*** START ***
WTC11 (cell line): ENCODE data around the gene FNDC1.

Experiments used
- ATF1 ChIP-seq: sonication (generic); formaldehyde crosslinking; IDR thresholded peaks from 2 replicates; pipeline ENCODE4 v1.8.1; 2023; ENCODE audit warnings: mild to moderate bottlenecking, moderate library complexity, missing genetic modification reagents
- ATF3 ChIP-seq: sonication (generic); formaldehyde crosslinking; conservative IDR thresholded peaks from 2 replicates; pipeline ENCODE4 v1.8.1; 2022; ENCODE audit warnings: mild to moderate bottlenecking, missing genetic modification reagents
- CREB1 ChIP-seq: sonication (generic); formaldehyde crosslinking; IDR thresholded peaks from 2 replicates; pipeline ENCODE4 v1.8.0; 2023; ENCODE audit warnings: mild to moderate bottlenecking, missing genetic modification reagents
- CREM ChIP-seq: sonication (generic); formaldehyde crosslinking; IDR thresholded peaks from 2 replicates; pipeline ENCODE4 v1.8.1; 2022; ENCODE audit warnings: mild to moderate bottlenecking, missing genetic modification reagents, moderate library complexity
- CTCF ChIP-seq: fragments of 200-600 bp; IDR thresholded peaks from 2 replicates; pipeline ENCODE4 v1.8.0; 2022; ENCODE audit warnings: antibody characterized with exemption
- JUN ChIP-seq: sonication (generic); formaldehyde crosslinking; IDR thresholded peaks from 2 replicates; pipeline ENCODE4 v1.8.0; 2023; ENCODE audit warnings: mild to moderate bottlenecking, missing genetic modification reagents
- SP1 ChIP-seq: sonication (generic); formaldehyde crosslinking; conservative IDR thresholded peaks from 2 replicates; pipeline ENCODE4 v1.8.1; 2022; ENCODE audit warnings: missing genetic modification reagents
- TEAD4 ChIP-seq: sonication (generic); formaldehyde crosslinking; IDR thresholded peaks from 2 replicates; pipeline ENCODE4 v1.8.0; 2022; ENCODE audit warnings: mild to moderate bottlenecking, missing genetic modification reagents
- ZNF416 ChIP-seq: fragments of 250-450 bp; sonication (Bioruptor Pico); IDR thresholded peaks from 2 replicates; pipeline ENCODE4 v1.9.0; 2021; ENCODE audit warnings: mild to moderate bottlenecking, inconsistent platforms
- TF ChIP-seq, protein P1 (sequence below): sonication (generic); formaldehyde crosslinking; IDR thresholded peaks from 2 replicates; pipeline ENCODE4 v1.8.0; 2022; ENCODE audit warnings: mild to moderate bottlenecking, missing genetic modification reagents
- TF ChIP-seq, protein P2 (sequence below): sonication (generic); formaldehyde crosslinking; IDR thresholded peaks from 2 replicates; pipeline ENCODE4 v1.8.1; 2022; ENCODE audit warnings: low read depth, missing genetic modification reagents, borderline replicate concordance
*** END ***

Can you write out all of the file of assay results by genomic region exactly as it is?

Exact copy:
WTC11 (cell line): ENCODE data around the gene FNDC1.

Experiments used
- ATF1 ChIP-seq: sonication (generic); formaldehyde crosslinking; IDR thresholded peaks from 2 replicates; pipeline ENCODE4 v1.8.1; 2023; ENCODE audit warnings: mild to moderate bottlenecking, moderate library complexity, missing genetic modification reagents
- ATF3 ChIP-seq: sonication (generic); formaldehyde crosslinking; conservative IDR thresholded peaks from 2 replicates; pipeline ENCODE4 v1.8.1; 2022; ENCODE audit warnings: mild to moderate bottlenecking, missing genetic modification reagents
- CREB1 ChIP-seq: sonication (generic); formaldehyde crosslinking; IDR thresholded peaks from 2 replicates; pipeline ENCODE4 v1.8.0; 2023; ENCODE audit warnings: mild to moderate bottlenecking, missing genetic modification reagents
- CREM ChIP-seq: sonication (generic); formaldehyde crosslinking; IDR thresholded peaks from 2 replicates; pipeline ENCODE4 v1.8.1; 2022; ENCODE audit warnings: mild to moderate bottlenecking, missing genetic modification reagents, moderate library complexity
- CTCF ChIP-seq: fragments of 200-600 bp; IDR thresholded peaks from 2 replicates; pipeline ENCODE4 v1.8.0; 2022; ENCODE audit warnings: antibody characterized with exemption
- JUN ChIP-seq: sonication (generic); formaldehyde crosslinking; IDR thresholded peaks from 2 replicates; pipeline ENCODE4 v1.8.0; 2023; ENCODE audit warnings: mild to moderate bottlenecking, missing genetic modification reagents
- SP1 ChIP-seq: sonication (generic); formaldehyde crosslinking; conservative IDR thresholded peaks from 2 replicates; pipeline ENCODE4 v1.8.1; 2022; ENCODE audit warnings: missing genetic modification reagents
- TEAD4 ChIP-seq: sonication (generic); formaldehyde crosslinking; IDR thresholded peaks from 2 replicates; pipeline ENCODE4 v1.8.0; 2022; ENCODE audit warnings: mild to moderate bottlenecking, missing genetic modification reagents
- ZNF416 ChIP-seq: fragments of 250-450 bp; sonication (Bioruptor Pico); IDR thresholded peaks from 2 replicates; pipeline ENCODE4 v1.9.0; 2021; ENCODE audit warnings: mild to moderate bottlenecking, inconsistent platforms
- TF ChIP-seq, protein P1 (sequence below): sonication (generic); formaldehyde crosslinking; IDR thresholded peaks from 2 replicates; pipeline ENCODE4 v1.8.0; 2022; ENCODE audit warnings: mild to moderate bottlenecking, missing genetic modification reagents
- TF ChIP-seq, protein P2 (sequence below): sonication (generic); formaldehyde crosslinking; IDR thresholded peaks from 2 replicates; pipeline ENCODE4 v1.8.1; 2022; ENCODE audit warnings: low read depth, missing genetic modification reagents, borderline replicate concordance